On a typical day, I would do two to three tours, connoisseur or other and I navigate between three distilleries. Between tours, the guides make sure clean glasses are available, shelves are stocked up, visitors are seen to at the till, drams are set up for the guide who is on tour, information about the whisky for sale is given, labels for hand fills are pre-signed by the manager and enough bottles are ready for the popular distillery exclusive, bookings are taken and noted in the diary, stock taking is done and records are kept up to date. It’s the team effort that ensures everything runs smoothly. One of my favourite moments is unlocking and opening the musty Dunnage warehouse. Immediately you smell the angel’s share as you enter the silent world of whisky maturing quietly in its cocoon, the casks, breathing in unison with the wood, the damp cool earth floor, the mysterious darkness, the ambient air, the spiders spinning their cobwebs and dusty rafters, the invisible alchemy that transforms our spirit into your exquisite dram. Another favourite time is pouring our drams and witnessing people’s happiness as they taste the amber elixir.
I love working in all three distilleries. While being different, they complement each other in interesting ways. Each one is like a precious jewel glittering for different reasons and together they form this beautiful crown. The precious gems are held together by sparkling diamonds, our pristine spirits flowing crystal clear in the spirit safe. GlenDronach with its focus on maturing whisky in the finest Sherry casks is the Ruby. BenRiach with its whisky maturing in bourbon barrels and its many wood finishes is the Topaz. Coastal Glenglassaugh with its collection of old and rare whiskies is the Sapphire. I am often asked what my favourite drams are and if I like a peated whisky. I would say they are GlenDronach 18, Glenglassaugh Evolution, BenRiach 12 from our distilleries and yes I do enjoy a peated dram too.
I like to give the best tour I possibly can and adjust to the needs of the people. Some want to know more about the production side of things, other are less interested in geeky detail and prefer history/heritage. It’s about striking the right balance so that everyone has a wonderful time and hopefully has learned something he/she hasn’t heard before elsewhere. It matters to me that each individual is very happy with his/ her experience.
I like to talk a little about the people who founded the distillery, They are heroes in their own right as without their vision, we wouldn’t be in the enviable position of having so many working distilleries famous the world over. I strive to know as much as I possibly can about each of my distilleries and of course about the drams we serve. That’s a challenge because the range between the three distilleries is extensive and I can only manage a very small dram but a bit of homework is essential from time to time! For me it’s all about an appreciation of whisky, nosing it, tasting a few drops, making notes and who in their right mind wouldn’t like that!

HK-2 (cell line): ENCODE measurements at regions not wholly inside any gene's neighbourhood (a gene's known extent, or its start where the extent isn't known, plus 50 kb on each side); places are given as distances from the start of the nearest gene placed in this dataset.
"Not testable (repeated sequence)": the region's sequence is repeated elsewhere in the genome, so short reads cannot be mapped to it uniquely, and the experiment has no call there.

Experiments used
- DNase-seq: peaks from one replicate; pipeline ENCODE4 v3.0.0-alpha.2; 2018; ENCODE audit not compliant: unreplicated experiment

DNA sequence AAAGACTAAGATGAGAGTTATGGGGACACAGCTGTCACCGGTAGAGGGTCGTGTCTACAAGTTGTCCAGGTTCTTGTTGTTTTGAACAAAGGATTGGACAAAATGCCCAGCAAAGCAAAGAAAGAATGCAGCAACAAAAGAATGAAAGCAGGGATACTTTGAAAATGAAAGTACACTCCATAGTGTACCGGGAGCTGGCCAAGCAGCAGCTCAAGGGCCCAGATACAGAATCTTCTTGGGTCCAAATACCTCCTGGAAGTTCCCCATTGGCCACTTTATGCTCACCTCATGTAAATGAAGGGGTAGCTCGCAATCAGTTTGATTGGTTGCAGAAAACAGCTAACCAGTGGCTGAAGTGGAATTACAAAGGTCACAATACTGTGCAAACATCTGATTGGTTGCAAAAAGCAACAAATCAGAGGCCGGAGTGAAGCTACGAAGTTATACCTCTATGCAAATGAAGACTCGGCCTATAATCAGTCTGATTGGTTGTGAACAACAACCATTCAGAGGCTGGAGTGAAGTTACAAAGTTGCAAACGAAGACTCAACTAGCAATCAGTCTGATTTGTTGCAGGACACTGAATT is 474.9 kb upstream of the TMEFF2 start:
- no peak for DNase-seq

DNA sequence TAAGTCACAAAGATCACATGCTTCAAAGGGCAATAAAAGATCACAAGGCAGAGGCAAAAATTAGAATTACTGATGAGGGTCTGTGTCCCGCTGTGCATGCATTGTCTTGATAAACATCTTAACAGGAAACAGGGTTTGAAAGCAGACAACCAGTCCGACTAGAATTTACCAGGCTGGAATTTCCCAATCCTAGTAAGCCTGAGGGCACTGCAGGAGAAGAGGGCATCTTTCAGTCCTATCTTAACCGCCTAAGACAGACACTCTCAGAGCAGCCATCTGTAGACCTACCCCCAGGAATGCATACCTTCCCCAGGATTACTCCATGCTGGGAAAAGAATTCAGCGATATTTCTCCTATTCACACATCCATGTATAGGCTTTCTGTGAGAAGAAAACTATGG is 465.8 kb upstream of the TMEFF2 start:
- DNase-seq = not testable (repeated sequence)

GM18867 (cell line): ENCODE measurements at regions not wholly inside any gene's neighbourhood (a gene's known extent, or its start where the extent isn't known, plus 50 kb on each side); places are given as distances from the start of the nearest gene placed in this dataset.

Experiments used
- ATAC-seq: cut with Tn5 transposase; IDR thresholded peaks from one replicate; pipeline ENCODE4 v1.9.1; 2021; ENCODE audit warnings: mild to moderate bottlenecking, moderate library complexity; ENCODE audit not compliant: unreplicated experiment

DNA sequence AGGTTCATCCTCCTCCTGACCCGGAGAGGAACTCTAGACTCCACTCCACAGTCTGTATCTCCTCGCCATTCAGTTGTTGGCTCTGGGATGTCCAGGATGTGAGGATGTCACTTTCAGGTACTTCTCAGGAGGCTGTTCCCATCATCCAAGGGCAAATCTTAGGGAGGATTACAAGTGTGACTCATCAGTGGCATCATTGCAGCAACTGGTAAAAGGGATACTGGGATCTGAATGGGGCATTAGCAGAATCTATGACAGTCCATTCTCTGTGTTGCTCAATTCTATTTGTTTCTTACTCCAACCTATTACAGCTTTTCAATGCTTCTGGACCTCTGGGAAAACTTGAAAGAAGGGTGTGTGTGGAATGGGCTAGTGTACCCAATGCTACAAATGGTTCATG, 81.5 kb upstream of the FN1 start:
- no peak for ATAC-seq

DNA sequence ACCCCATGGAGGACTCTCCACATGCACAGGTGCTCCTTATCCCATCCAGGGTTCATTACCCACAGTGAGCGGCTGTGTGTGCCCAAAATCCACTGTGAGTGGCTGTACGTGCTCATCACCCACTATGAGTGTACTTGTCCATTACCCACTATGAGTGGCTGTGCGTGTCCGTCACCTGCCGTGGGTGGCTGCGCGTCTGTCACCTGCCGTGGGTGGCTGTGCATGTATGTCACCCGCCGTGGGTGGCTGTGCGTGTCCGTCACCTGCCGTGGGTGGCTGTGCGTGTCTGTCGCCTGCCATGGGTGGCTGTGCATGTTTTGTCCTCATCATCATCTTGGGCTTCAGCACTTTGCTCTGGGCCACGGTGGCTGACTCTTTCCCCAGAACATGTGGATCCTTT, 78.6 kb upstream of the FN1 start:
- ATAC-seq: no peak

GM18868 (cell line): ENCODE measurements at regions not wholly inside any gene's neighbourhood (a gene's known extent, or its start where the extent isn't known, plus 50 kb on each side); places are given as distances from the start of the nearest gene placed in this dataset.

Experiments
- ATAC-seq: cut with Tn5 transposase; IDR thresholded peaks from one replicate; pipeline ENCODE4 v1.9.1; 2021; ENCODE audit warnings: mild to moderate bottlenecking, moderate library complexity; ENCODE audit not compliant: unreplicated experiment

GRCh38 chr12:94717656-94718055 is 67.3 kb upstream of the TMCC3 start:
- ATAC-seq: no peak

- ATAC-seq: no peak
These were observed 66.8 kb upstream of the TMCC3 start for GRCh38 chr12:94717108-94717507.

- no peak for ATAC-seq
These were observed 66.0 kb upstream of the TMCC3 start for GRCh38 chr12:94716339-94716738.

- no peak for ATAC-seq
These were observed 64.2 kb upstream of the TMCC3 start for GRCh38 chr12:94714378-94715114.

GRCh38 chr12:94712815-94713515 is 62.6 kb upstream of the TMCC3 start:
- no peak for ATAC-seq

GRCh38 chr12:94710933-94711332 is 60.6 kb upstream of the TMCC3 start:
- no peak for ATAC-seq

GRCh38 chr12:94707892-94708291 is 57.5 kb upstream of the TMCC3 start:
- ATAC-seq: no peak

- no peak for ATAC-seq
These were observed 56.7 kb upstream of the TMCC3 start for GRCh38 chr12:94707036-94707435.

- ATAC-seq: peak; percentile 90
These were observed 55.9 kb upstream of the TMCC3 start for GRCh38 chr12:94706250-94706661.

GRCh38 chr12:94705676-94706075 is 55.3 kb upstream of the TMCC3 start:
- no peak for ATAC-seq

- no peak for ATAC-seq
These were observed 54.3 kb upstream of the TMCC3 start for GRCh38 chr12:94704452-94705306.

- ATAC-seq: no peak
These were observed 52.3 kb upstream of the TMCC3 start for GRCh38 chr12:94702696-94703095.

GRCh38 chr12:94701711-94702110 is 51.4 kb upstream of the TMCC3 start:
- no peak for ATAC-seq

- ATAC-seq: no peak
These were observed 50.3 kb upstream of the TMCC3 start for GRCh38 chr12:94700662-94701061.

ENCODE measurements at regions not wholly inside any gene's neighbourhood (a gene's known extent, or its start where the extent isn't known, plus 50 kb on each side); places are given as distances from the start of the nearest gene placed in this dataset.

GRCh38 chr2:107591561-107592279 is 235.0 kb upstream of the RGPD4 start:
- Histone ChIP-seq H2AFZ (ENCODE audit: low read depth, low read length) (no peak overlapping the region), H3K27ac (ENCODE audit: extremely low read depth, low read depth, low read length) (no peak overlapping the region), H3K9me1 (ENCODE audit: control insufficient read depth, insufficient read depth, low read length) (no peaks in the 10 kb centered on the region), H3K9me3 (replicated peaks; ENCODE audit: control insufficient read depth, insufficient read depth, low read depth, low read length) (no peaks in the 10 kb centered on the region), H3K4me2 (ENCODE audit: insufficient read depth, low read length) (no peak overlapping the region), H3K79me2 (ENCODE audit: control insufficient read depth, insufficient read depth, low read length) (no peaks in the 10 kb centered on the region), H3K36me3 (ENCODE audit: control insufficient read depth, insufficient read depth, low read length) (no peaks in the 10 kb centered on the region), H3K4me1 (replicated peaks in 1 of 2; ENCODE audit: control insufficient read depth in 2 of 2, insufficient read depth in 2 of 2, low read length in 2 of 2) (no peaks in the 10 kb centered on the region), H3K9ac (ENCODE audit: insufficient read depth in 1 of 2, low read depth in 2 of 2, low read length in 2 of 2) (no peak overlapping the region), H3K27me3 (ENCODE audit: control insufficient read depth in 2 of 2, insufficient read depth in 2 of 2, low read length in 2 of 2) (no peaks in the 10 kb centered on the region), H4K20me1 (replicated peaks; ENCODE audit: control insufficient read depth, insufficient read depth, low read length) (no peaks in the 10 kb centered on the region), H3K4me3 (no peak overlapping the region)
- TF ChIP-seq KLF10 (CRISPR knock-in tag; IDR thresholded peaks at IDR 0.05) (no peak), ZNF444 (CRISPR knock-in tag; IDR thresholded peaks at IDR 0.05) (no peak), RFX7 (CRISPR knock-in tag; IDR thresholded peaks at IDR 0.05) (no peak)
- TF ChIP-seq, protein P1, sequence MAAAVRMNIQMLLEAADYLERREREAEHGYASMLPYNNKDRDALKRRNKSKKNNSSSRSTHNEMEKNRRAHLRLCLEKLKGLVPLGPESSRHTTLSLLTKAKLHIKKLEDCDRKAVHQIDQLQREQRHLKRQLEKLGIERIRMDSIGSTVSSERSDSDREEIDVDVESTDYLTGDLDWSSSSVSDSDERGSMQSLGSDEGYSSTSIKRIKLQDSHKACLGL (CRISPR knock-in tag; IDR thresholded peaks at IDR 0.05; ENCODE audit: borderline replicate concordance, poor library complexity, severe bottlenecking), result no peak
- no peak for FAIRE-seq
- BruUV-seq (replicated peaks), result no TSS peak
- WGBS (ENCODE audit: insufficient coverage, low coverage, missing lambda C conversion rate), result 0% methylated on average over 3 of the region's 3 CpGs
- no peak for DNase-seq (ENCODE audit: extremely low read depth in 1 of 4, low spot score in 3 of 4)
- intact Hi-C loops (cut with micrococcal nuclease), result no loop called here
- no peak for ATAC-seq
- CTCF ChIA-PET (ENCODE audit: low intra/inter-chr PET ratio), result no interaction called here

I read a lot about whisky in general and try to keep up to date with what’s going on in the industry via social media. In my spare time, I will visit distilleries (I love that homework too!), go to a whisky show or sometimes to our local and excellent whisky bars to taste a different expression and I always have my little notebook on me. It is important to experience a variety of whiskies and not just Scotch. An exploration into the aroma and flavour world awakens all your senses.
To date I have visited about fifty distilleries in Scotland over the past two years and a handful in France, there are over a hundred with visitor centres in Scotland alone, so the future is amber in colour. There can be many memorable moments for the visitors during a tour: getting surprised by the wash when looking into the wash back, feeling the heat generated in there under the action of the yeast transforming the liquid into alcohol, perhaps getting a splash in the passing if I open the lid a tiny bit when it’s switching, crunching on a bit of freshly malted barley, handling the shiel or maybe the rake to become aware of the hard work the guys have to do when doing the malting, seeing the barley germinating and feeling its warmth on the malting floor if their tour coincides with us doing our own malting at BenRiach. Nosing and tasting the whisky at the end of the tour is the crème de la crème.
It is truly a wonderful job and I do my best to be a knowledgeable guide and good ambassador for our distilleries. My next step is to perhaps do an online certificated distance course on brewing and distilling and for sure spend some time in production at our distilleries. It is good to follow the journey from spirit right through to whisky not just in an intellectual way but also very much with hands on. That’s where the spirit leads me.
slàinte. Jeannine. Guide at Glendronach, BenRiach, Glenglassaugh.
I would like to thank Jeannine for this absolutely enthralling insight into her life within the industry.. I am sure everyone who reads this will agree just what a great read this is and appreciate the time and effort Jeannine has put in.. Thank you again and I look forward to chatting to you next time I visit..